A crisis has been plaguing American suburbs and is known in many cities as the opioid epidemic. What was once confined to alleyways, inner-cities, and low-income neighborhoods has been silently spreading. Lou Lang, the state representative of Illinois, says they’re dealing with the problem as fast as they can, but it continues to surge violently forward, faster than most cities can manage. So how did this epidemic grow to infect American suburbs? In the last decade, heroin use shot through the roof. In fact, between 2006 to 2013, federal records show how first-time users more than doubled from 90,000 users to 169,000.
Fighting the Problem Where It Starts
Officials across the country have tried to implement new policies to lower the impact heroin abuse has. People from the suburbs discovered they could drive to big cities and buy heroin from there. Others have been introduced to the heroin drug through prescription medicine and painkillers. Highly addictive and easy to obtain, most Americans have been prescribed a type of opioid drug at some point. Though some measures are being taken at doctor’s offices, this is one level where the drug starts its spread and gets addicts hooked for the first time.
Before the Crack Epidemic in the United States
One generation ago, the United States experienced a severe crack epidemic in the big cities, but two generations ago, there was another heroin epidemic. What do lawmakers have this time that they didn’t before? This time policymakers know more about how it costs society when you wage a war on drugs. As a result, police have gone after the bigger threats and dispatched with the nonviolent drug offenders. In 2016 alone, heroin and fentanyl abuse claimed the lives of 50,000 drug addicts, which is a 53 percent increase since the previous year. Now officials are focusing on users who get the drugs legally and stopping the spread to street heroin. Because this drug is so easy to obtain and so heavily addicting, it can be hard to catch in the beginning stages. More of an effort needs to be made at a pharmaceutical and doctor level to get people off the substance from the start.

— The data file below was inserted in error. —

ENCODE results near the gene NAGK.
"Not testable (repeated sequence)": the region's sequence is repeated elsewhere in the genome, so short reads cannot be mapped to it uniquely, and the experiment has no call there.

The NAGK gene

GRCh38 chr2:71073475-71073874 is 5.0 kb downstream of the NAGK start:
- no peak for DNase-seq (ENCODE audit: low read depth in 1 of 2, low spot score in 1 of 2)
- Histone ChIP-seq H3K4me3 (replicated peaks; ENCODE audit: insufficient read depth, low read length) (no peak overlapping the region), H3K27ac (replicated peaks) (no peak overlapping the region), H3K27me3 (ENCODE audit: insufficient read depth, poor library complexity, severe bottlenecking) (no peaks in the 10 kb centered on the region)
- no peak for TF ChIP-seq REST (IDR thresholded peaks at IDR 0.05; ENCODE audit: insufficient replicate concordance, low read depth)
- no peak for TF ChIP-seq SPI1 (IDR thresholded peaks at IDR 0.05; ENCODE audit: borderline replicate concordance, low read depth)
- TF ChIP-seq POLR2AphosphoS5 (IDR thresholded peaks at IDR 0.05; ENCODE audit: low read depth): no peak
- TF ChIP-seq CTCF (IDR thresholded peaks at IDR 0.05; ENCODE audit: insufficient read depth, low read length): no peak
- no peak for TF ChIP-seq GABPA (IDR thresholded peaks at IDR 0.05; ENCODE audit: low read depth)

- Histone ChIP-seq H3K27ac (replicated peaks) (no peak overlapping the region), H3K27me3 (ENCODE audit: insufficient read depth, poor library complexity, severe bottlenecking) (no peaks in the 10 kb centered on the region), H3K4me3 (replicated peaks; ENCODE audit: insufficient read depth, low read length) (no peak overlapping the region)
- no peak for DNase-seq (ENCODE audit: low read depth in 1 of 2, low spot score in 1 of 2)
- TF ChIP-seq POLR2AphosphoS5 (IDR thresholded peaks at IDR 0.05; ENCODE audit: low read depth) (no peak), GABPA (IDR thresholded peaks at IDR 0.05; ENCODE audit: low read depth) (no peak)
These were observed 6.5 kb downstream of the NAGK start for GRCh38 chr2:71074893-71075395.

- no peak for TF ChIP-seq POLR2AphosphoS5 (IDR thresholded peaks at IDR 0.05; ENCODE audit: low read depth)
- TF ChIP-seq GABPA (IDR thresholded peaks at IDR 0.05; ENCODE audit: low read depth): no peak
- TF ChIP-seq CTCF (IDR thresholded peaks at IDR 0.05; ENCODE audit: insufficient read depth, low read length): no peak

How America Has Responded
In the nation’s middle-class suburbs, community hospitals have responded with dedicated hospital beds intended for detoxification, and now most offer local rehab programs. From 1999 to 2015, 183,000 people died from heroin overdoses, based on statistics from the Centers for Disease Control and Prevention. Anyone with a loved one addicted to opioids can help by sending them to a recovery facility. These types of centers are only spreading and are being used more and more in many places to get people help when they wouldn’t be able to otherwise. Top-notch facilities come at a price. One many addicts can’t afford, and more of an effort needs to be made with patients who check themselves in and then flock back to drugs when no one follows up with them.
Not Someone Else’s Problem
As the opioid epidemic annihilates even the big city suburbs, people have started to see how this problem is not just restricted to the poorer areas and big cities. Anyone can become addicted to these substances, especially with help from big pharmaceutical companies backing doctors. States like California are home to many types of rehab facilities. Some like 449 Recovery, a California Sober Living Center, are used to seeing people from all socio-economic backgrounds.
People from the suburbs do have some advantages in treating patients because they generally have a better education, and they’re more aware of the potential dangers they face because of addiction to opioids. Because of this knowledge, suburbanites have a higher likelihood of recovering than those living in the more impoverished areas with fewer opportunities.